The way that you see yourself is not exactly as the world sees you… and that should be comforting. The truth is that self-perception is generally skewed more negatively than how you are objectively seen.
The problem is not always that you suffer from low self-esteem. Most people generally do not see themselves in actuality, and a cocktail of unconscious biases are responsible.
Let’s start at the top:
1. Your self-image gets worse the less you actually see yourself.
If you’re someone who almost never likes any photos of themselves, and can relate just a little too much to the twinge of anxiety whenever you get a “tag” notification online, you’ll know what I mean when I say it’s hard to really dislike how you look, especially in photos.
However, you’ll probably also recognize that you almost never judge photos of other people as harshly, even if you can objectively recognize that one image may be more flattering than another. (At the same time, others don’t think you look as bad as you think you do.) You’ll also probably recognize that, in retrospect, a lot of photos you hated when you were younger really weren’t all that bad.
This is because of the mere exposure effect, which is the idea that the more you see something, the more tolerant you become of it. You’re used to seeing your image reflected to you in a mirror, and a camera doesn’t do that. In the end, you’re viewing a slightly different version of yourself that, though more accurate, is foreign to your eyes, making your bias tell you that it’s worse because it’s unfamiliar. It really isn’t. You just aren’t used to it.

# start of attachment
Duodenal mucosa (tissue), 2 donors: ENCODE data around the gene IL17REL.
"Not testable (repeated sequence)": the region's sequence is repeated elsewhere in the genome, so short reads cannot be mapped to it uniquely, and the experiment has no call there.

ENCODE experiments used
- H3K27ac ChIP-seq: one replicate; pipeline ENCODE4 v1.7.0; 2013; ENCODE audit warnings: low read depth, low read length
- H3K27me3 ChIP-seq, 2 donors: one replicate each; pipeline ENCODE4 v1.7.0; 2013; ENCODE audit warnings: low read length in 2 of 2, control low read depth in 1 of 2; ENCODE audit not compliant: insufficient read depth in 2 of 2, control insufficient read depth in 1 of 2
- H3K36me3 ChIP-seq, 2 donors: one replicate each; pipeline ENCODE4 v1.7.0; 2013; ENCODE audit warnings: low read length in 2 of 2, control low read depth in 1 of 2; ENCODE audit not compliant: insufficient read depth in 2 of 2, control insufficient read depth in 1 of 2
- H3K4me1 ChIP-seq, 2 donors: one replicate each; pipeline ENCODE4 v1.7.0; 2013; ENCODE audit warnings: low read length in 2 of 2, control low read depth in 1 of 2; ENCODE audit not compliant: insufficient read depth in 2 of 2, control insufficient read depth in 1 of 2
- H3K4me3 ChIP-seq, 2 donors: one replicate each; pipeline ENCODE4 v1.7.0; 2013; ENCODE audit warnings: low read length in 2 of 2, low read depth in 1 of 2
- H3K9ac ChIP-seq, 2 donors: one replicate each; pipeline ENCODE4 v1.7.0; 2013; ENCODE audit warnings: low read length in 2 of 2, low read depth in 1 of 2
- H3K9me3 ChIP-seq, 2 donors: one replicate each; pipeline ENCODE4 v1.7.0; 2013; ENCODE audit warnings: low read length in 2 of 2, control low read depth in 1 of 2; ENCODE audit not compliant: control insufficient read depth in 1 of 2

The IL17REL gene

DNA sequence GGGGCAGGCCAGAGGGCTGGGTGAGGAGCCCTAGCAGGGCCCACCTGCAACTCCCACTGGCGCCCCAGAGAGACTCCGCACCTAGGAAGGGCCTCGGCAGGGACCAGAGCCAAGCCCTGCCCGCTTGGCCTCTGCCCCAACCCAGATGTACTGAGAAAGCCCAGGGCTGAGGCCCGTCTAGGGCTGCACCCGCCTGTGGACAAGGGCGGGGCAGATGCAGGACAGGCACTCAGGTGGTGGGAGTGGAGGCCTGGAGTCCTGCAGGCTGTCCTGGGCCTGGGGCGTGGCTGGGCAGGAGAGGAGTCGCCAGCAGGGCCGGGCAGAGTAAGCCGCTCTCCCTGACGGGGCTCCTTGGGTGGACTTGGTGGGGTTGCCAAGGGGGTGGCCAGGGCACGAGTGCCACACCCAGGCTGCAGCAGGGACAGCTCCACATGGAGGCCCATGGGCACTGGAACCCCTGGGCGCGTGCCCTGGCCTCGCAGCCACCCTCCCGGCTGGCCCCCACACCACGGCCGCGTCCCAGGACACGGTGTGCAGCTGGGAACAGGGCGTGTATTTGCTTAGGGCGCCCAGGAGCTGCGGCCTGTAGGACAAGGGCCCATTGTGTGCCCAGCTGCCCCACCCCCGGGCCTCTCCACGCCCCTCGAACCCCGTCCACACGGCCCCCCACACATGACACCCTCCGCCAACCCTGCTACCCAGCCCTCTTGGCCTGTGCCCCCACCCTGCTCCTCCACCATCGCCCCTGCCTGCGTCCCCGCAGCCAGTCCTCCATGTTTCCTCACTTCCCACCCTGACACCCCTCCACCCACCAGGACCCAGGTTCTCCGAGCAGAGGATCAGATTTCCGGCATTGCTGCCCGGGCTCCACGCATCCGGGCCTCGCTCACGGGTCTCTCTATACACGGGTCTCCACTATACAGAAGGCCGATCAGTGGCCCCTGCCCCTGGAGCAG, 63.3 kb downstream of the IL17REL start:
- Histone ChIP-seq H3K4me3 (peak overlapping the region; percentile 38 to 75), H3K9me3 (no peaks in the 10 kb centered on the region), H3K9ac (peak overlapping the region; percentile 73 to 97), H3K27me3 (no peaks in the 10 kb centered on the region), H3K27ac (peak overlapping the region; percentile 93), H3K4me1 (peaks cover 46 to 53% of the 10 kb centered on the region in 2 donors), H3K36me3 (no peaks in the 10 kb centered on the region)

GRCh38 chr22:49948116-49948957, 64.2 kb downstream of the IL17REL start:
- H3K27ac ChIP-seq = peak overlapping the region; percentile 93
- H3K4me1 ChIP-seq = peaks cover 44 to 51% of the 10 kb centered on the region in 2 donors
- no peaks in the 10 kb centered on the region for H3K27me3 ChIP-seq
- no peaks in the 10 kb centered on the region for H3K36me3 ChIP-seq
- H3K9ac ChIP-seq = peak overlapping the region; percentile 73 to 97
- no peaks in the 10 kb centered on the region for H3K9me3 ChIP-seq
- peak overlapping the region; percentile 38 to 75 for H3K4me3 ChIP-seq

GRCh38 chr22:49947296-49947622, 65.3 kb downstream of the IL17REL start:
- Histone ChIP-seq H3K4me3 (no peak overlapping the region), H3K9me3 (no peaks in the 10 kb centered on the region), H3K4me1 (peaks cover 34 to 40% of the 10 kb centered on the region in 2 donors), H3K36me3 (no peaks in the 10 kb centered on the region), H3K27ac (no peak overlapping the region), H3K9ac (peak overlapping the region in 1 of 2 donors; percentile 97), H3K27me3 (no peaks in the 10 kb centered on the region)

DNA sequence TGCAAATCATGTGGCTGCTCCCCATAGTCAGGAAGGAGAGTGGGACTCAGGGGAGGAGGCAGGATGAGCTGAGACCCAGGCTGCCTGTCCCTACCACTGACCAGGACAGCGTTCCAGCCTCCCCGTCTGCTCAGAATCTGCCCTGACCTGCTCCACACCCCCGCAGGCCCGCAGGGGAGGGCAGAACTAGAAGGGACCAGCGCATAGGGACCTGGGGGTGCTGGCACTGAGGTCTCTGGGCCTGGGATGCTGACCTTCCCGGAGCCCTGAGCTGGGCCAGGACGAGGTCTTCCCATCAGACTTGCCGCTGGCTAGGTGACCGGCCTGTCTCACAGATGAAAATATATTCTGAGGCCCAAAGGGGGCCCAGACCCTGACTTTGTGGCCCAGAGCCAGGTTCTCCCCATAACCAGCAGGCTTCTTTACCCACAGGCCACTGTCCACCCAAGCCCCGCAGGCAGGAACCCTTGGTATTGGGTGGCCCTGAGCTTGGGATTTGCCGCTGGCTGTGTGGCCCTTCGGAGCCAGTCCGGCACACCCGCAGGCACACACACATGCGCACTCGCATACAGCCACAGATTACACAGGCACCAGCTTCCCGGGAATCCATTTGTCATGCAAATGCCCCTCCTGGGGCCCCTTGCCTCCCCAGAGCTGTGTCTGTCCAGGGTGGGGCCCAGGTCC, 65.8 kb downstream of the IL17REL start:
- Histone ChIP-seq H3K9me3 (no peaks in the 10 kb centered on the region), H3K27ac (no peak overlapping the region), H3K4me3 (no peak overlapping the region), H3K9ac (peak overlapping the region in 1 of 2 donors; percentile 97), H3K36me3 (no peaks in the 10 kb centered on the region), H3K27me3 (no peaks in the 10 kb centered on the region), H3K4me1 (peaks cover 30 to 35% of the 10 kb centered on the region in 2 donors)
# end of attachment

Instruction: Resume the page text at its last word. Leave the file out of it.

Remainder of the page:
Social media compounds this because it allows you to pick and choose what you share and feature, and what remains on your profiles. When you’re consistently exposed to what you believe to be perfect or at least good enough photos of yourself, one that isn’t as perfect is going to be more jarring, because you aren’t familiar with what you really look like.
This isn’t to say that you’re uglier than you think, and you need to accept it. It’s that you falsely believe that the way you look in reality is worse than how you perceive yourself, so you begin to develop an insecurity that you’re less attractive than you hoped.
If you don’t believe me, try looking at “bad” photos of yourself semi-regularly. Make one your phone background if you must. Over time, you’re going to feel less strongly about them, and it’s because you’re getting used to them. You might even find you like some of them, given enough exposure. Through the experiment, you’ll realize that they weren’t ever really that bad, it was just in your head.
But, okay, if not liking how you look isn’t really your problem, then let’s consider this:
2. Intelligent, self-aware people are more prone to a negativity bias.
Negativity bias explains your willingness to believe “bad” things about yourself more than you believe good. It’s the reason you dwell on one criticism despite receiving lots of praise, or why you will be more inclined to catastrophize a situation than trust there could be a positive outcome.
In other words, the fact that you are worried about whether or not you’re a decent, relatively attractive person with something to offer the world likely means that you’re doing better than you think you are.
People who are less self-aware don’t typically have as great of a negativity bias. Think about it this way: if you don’t stop to consider how other people respond to you, and whether or not you are liked, you’re more likely to be abrasive, rude, and assume other people are the problem in any given situation.
3. Cultural standards for achievement and success are completely skewed and unrealistic.